One day last summer, my mom and I took a walk. We went to Buttermilk Falls State Park to hike what we call the Lower Trail (though I think it’s really called the Bear Trail.) We got lost. Which was odd because we (my mother, brothers and I) used to always walk that particular trail in the summer when we were little. But there was no denying it—the once familiar trail that wound its way through the woods had somehow vanished and we found ourselves standing in the shrubbery in what appeared to be someone’s back yard. One with a tennis court in it. There was not a soul in sight.
We discovered then that we had followed a trail called the “Duck Trail.” A few steps next to it was one called the “Doe Trail.” We decided to follow it to see if it might lead us back to the trail we remembered.
It led us back to the backyard. On the other side of the tennis court. Odd. Ahead of us was a gravel drive.
I’ve always said about myself that, if I were a cat, I’d’ve long been dead. Such is my curiosity. I suggested that we follow the gravel drive. And so we did, all the while expecting someone to catch us. (Perhaps the Queen of Hearts.) But we came upon no one. The drive turned into a blind curve flanked by rows of fat firs. And then suddenly we were facing the back end of what appeared to be a very fancy and white apartment building. There was a white tent set up in the expansive back lawn, complete with white wicker chairs and floral cushions. Still there was no one around. (But I couldn’t help suspecting that if we remained hidden for just a few moments, we might catch a tea for some White Queen.)
We continued on toward the building and, upon turning a corner, as if things could not get any more bizarre, came upon a life-sized chess set. This was when I knew we had, in fact, fallen down the Rabbit Hole. Then there was an awning marking the entrance to some sort of spa. Stairs led down, and at the bottom stood a bronze lion as though stationed to devour anyone without a proper invitation. Faint, withering music hung in the air above the lion like some acrid smelling Oriental incense.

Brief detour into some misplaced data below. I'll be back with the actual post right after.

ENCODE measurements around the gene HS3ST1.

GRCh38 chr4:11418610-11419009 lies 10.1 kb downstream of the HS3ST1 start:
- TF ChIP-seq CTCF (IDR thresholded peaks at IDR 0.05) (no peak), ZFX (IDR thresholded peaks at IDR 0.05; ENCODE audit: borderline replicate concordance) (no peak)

And still not a soul! We had fallen upon a ghost town of a parallel universe. Only a few moments later, we realized we had come upon La Tourelle from behind.
You know that odd feeling you get when two separate parts of your life collide? I imagine it’s rather like having your boyfriend meet your parents. Only… not half as awkward. I had never been aware that one could access La Tourelle via the Lower Trail of Buttermilk Falls. Those two places remained in separate dimensions in my mind. And having them all of a sudden collide—with me in the middle—created something like a supernova in my head.
That’s sort of the same kind of bizarre feeling that lies in the difference between deciding to do something… and then actually having to do it. It’s the distortion with which Change contorts the familiar. It’s the way I feel whenever I’m about to do something crazy—that heart-racing, sickening anticipation before the leap. Anything seems simple enough when it’s a month away. But three days? Two? I haven’t done anything terribly crazy in a while, so I’m afraid I’m out of practice. In fact, I’ve always been inclined toward the cautious life. But then… what is it they say about the cautious life?
Courage is not the absence of fear but the judgment that something else is more important than fear. The brave may not live forever but the cautious do not live at all. For now you are traveling the road between who you think you are and who you can be. (Meg Cabot)
I suppose that’s one of the reasons I feel this needs to be done. (Though I know I’m not the only one who thinks so. I’m pretty sure that Someone upstairs gave me the idea first.) I’ve certainly tried to be less cautious, but I never took it as far as it ought to have gone. That particular part of me needs to change. And it is the very thought of Change looming on the horizon that’s making me nervous. Rather like the Jabberwock—
And, as in uffish thought he stood,
The Jabberwock, with eyes of flame,
Came whiffling through the tulgey wood,
And burbled as it came!
Terrifying. But it’s there, waiting for me on what will be my own Frabjous Day (March 18, Moving Day), and it must be confronted. Perhaps it’ll tell me where I can find my lemons. In the meantime, I just hope I don’t forget to pack anything.
Taking a leaf from the Mad Hatter’s book (I wonder if that’s wise?), I seem to have lost my muchness. I know I can be much more “muchier” than I am now. It’s buried somewhere deep inside and I just need to dig it out. The only question is... have I the courage?
And, oh, by the way—why is a raven like a writing desk?